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compassion, collaboration & cooperation iN transistion

 Previously Posted on Jun 23rd, 2007 by martha@zaadz   

Today I encountered a comment that Michael made on Julian's blog ... 

and I really liked it as a stand-alone piece. I got a lot out of it and wanted to keep the words in a place more easily accessible to me, so I'm copying them here and want to share them with anyone who hasn't come across them yet. Friends who are interested in shadow work might really like this:

BEING understood as a way to focus the mind enough to go under the defensive omnipotent fantasies into the places of vulnerability wherein   lies the true gift - our disowned aspects of self … acceptance and the    kind of mirroring that allowed a strong sense of self to be internalised …

Authentic confidence will develop over time from learning how to be present and loving with the insecure part of yourself …

Healthy anger sets boundaries, communicates violations, expresses moral outrage. Healthy anger can be channeled into hard work, creativity, passionate engagement. Healthy anger can create real intimacy - because it is honest and direct.

Toxic anger is usually tied to some kind of repressive cycle such that it builds up and needs to be discharged either by out of proportion reactivity or passive aggression.

Healthy anger is a function of ego-strength.
Toxic anger is usually part of an ego-defense.

As we engage in practices that allow development and healing to occur, INSIGHT arisesINSIGHT  IS distinct from belief in one simple way: belief
is an outside-in phenomenon. INSIGHT [ISas the word suggests an

The part where Michael talks about a " strong sense of self "... this is
something that I'm learning about--that there is a strong sense of self
that is not really an ego experience, but it is different--like a very
grounded, very effortless experience of BEING. Ah! Yes! Delightful!

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Michael : catalyst-producer

over 2 years later
Michael said

Thanx for sending your kind thoughts and gracious words of support

during our time @ zaadz/gaia.

I have been transferring the entirety of my cyberspace precence, comments,
hyper-links and most important other stuff, initially to an invite-only private space,
whilst I get my re-connecting-connections-act back together, so to speak.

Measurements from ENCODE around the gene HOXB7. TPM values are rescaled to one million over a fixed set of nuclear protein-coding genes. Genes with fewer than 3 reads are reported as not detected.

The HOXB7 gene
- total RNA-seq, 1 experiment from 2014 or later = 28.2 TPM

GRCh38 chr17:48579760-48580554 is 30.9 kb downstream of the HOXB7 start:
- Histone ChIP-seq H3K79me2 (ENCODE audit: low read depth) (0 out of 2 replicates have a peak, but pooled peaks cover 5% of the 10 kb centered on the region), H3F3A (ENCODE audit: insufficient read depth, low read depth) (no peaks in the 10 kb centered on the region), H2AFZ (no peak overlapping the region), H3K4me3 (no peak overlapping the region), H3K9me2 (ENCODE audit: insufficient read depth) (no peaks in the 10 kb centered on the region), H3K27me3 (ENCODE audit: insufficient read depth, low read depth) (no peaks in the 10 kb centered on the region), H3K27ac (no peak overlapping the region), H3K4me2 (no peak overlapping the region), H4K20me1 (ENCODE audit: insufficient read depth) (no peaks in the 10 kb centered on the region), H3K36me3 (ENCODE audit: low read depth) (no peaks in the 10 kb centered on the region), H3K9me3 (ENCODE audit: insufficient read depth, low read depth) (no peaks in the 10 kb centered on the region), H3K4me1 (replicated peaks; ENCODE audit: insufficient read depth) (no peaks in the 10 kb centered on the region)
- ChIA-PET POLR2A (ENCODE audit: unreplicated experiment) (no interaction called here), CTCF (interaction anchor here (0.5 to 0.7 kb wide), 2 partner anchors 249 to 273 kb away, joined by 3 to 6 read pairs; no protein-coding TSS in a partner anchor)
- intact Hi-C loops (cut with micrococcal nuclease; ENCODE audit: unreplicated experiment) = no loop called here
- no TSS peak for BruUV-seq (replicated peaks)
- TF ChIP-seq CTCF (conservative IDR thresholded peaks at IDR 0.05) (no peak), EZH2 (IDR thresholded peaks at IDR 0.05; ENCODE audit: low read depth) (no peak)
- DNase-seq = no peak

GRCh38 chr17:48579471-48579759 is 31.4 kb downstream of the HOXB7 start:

The place I've set up is …

SO IF you send * me your email I can invite you to that space so that you may have direct access, to that space (whilst being aware that all the links don't yet work); and any new links I create to that private space, which will allow you
access from the occasional zBlog that I intend to post in Siona's space

I HOPE that makes sense …

and to quote Vaclav Havel - HOPE IS a dimension of the soul which does
not depend on our analysis of the facts or our assessment of the
situation. IT IS NOT the conviction that things will turn out all right
in the end, BUT the conviction that the struggle has a purpose,
whatever direction events take.

My very kindest regards

michael - *
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Views: 500

Comment by Michael Grove on March 6, 2012 at 10:56




To LIVE LIFE happily we



Comment by Michael Grove on July 17, 2012 at 22:54

The overlapping domains of science, religion, and philosophy should be regarded as virtual rain forests of cross-pollinating ideas—precious reserves of endlessly fecund memes that are the raw ingredients of consciousness itself in all its diverse manifestations.

The messy science/religion/philosophy interface should be treasured as an incredibly fruitful cornucopia of creative ideas—a constantly coevolving cultural triple helix of interacting ideas and beliefs that is, by far, the most precious of all the manifold treasures yielded by our history of cultural evolution on Earth.

James Gardner

Comment by Michael Grove on May 29, 2013 at 15:03